Letters to the Editor

Toll-Free Debate

I know the SFBC has been mounting a comment/postcard drive against proposed bike and pedestrian tolls on the Golden Gate Bridge, and promises to press the issue. But I'm unclear on the rationale for opposing bike/ped tolls while supporting increased car tolls for the same structure. Personally, I favor the former modes of travel over car use, and I like things to be cheap or free as much as the next person, but I haven't seen any argument justifying the SFBC position. Lightweight or not, we're still using the bridge. Has the board or the staff articulated the logic on this?

Hal Looby

Response from an SFBC member:

The percentage of wear and tear on the Golden Gate Bridge structure caused by bicycle and pedestrian use is mathematically insignificant compared to the impact of trucks and autos. In addition, travel is already free for motorcycles and carpools during the evening commute hours, allowing completely free bridge use to people who choose these more efficient modes of personal travel (albeit still polluting). Moreover, I believe the Bridge District should be doing everything reasonable to encourage commuting, traveling, and recreating by means other than the private automobile. A toll may also discourage tourists from choosing MUNI (Transit First!) to visit the bridge for a walking tour or discourage the growing trend of bicycle tourism along the San Francisco and Marin waterfronts. Furthermore, past studies have indicated that it would not be cost effective to collect a toll from pedestrians and bicycle users. In other words, it could cost more to place the infrastructure and process bike/ped tolls than would actually be collected. In their defense, the Bridge District has generally been supportive of bicycle use on the bridge, including implementing 24-hour access and a forthcoming safety railing between the sidewalks and roadways.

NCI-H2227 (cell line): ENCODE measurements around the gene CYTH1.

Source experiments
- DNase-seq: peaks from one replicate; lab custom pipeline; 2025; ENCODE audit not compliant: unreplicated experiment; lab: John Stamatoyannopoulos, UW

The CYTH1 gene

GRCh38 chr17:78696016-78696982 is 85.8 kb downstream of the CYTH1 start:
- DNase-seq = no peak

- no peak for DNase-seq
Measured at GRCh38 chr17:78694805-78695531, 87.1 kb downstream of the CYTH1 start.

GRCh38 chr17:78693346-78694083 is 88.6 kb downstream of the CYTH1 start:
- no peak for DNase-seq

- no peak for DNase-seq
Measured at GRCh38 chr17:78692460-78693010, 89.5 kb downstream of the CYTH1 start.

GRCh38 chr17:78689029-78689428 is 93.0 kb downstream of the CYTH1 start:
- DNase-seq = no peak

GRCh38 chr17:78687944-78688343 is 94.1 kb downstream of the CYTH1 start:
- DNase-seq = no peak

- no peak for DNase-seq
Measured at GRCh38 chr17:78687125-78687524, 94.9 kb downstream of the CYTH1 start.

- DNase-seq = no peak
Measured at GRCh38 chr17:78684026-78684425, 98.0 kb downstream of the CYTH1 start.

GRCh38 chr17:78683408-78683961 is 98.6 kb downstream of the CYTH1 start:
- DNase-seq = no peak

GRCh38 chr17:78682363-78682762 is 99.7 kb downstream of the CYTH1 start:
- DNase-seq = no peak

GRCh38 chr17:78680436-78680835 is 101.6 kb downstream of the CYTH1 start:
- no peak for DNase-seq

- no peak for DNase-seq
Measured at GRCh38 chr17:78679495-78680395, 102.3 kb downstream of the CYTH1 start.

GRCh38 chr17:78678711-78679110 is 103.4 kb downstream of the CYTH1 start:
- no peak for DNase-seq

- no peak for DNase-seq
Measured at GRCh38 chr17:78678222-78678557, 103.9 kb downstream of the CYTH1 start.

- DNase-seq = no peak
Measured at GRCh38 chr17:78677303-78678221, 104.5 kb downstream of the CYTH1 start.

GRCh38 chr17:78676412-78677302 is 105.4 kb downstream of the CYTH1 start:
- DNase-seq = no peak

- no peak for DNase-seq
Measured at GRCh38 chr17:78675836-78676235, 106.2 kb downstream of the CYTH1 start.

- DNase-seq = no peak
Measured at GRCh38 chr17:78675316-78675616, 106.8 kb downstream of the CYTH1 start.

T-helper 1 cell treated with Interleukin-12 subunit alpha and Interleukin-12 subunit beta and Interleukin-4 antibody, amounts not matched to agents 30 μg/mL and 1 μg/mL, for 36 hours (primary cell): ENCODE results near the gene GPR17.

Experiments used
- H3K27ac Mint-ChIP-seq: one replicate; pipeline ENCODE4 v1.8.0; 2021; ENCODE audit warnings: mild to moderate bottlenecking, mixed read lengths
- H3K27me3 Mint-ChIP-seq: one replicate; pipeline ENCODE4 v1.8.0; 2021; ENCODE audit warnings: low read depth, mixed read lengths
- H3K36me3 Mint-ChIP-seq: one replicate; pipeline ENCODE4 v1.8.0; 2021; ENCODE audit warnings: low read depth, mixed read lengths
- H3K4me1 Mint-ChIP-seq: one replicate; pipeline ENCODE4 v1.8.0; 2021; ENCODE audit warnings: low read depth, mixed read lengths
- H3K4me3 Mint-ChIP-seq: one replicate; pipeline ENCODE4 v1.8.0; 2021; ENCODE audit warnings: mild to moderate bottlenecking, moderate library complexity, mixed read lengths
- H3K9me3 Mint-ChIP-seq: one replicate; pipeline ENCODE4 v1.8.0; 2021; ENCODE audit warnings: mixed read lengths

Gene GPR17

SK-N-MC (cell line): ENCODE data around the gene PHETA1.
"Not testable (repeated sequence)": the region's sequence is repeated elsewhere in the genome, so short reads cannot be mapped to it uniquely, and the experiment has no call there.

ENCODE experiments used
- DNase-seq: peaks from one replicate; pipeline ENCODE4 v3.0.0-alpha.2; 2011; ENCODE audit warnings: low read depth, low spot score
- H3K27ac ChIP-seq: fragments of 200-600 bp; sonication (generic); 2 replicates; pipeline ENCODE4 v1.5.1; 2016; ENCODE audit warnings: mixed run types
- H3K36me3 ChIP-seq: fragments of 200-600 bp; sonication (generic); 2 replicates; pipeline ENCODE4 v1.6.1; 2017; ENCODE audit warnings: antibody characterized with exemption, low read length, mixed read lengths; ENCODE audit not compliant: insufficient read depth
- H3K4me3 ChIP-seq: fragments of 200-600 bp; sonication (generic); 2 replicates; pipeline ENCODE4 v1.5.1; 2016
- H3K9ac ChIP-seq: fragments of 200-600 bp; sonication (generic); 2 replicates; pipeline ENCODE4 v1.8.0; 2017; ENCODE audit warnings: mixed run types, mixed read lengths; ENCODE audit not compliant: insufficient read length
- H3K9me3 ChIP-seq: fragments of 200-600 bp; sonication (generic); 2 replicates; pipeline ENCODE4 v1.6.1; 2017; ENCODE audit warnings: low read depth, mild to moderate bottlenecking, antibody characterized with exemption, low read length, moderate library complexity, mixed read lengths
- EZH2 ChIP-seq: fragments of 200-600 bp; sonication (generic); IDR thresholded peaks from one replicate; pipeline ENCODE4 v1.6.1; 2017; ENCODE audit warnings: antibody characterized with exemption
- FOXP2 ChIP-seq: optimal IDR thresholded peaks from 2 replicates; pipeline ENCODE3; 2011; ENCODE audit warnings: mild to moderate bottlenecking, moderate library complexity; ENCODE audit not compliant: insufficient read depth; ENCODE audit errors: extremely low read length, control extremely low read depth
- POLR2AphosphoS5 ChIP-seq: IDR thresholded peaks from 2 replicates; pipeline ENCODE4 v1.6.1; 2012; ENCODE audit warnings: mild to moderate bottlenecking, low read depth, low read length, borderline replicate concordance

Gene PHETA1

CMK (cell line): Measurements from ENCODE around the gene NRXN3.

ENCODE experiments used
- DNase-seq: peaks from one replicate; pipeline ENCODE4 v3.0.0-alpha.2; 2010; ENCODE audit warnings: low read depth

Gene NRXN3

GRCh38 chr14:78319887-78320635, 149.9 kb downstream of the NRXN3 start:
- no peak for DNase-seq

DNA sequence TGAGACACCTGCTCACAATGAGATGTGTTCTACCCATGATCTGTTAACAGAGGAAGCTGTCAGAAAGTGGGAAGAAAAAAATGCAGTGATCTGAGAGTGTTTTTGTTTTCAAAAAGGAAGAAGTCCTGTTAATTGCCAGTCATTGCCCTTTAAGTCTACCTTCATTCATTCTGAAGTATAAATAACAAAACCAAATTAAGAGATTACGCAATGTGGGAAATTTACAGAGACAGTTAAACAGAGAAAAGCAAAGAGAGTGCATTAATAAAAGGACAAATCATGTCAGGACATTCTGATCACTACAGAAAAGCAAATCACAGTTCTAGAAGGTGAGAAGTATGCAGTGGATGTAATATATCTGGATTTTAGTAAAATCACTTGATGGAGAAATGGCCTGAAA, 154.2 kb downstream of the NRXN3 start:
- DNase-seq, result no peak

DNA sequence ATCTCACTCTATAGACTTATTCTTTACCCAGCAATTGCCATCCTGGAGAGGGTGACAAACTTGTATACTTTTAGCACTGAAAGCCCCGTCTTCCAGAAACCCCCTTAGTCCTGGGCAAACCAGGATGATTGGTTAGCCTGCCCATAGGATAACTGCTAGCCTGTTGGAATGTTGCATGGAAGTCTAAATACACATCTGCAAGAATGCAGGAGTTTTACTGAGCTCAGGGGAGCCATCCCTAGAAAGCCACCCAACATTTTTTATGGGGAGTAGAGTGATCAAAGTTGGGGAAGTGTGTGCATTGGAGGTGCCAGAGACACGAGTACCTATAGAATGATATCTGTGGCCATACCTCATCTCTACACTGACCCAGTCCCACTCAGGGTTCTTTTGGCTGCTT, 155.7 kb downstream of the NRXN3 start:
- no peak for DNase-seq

Rich Coffin

Send letters to the SFBC, 1095 Market Street, #215, San Francisco, CA 94103, or email tubetimes@sfbike.org. Please keep them short; letters may be edited.